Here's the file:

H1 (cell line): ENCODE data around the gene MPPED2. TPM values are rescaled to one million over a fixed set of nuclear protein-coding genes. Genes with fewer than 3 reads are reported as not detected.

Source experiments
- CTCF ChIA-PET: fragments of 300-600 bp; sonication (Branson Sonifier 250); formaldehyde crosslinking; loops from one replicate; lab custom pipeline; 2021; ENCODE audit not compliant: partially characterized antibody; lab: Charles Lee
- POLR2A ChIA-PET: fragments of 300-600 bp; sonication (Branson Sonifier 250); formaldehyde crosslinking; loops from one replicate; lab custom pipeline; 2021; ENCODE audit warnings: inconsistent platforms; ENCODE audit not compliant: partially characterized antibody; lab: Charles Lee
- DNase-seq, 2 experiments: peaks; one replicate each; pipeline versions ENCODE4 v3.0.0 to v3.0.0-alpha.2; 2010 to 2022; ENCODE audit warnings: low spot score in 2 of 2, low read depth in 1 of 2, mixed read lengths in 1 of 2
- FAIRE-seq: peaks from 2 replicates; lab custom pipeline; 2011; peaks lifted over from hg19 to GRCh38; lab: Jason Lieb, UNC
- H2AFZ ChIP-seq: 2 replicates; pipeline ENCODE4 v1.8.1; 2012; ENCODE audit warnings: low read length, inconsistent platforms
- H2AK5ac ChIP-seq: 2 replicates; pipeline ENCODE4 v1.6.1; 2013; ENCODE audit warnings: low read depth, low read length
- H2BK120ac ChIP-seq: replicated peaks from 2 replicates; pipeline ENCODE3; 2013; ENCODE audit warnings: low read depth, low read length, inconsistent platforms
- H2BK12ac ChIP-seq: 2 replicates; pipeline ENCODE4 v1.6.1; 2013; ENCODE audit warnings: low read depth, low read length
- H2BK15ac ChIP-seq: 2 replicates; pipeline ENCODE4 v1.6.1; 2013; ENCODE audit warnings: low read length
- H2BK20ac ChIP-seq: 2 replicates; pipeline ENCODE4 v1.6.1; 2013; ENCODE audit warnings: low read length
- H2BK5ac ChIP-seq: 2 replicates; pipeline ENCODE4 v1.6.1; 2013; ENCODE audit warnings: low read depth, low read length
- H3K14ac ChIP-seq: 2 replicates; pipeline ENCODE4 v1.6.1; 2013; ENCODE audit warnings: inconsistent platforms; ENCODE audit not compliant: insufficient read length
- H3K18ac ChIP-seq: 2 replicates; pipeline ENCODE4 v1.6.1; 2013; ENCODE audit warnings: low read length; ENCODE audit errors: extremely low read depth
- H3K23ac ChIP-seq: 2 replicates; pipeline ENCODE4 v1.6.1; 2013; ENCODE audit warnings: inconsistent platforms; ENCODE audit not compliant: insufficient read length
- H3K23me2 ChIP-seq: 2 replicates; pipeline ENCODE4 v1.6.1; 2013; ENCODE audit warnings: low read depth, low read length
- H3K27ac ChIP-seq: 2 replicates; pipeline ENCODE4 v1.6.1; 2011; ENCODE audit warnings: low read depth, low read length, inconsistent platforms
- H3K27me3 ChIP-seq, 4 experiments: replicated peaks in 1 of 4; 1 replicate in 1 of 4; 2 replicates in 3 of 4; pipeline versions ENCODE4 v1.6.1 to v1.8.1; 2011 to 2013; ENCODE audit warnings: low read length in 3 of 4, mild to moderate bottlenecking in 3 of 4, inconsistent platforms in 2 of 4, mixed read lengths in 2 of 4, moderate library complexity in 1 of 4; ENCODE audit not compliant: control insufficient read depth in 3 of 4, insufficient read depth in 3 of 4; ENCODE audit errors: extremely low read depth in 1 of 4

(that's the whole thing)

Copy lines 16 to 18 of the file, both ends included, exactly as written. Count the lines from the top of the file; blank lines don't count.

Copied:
- H3K23ac ChIP-seq: 2 replicates; pipeline ENCODE4 v1.6.1; 2013; ENCODE audit warnings: inconsistent platforms; ENCODE audit not compliant: insufficient read length
- H3K23me2 ChIP-seq: 2 replicates; pipeline ENCODE4 v1.6.1; 2013; ENCODE audit warnings: low read depth, low read length
- H3K27ac ChIP-seq: 2 replicates; pipeline ENCODE4 v1.6.1; 2011; ENCODE audit warnings: low read depth, low read length, inconsistent platforms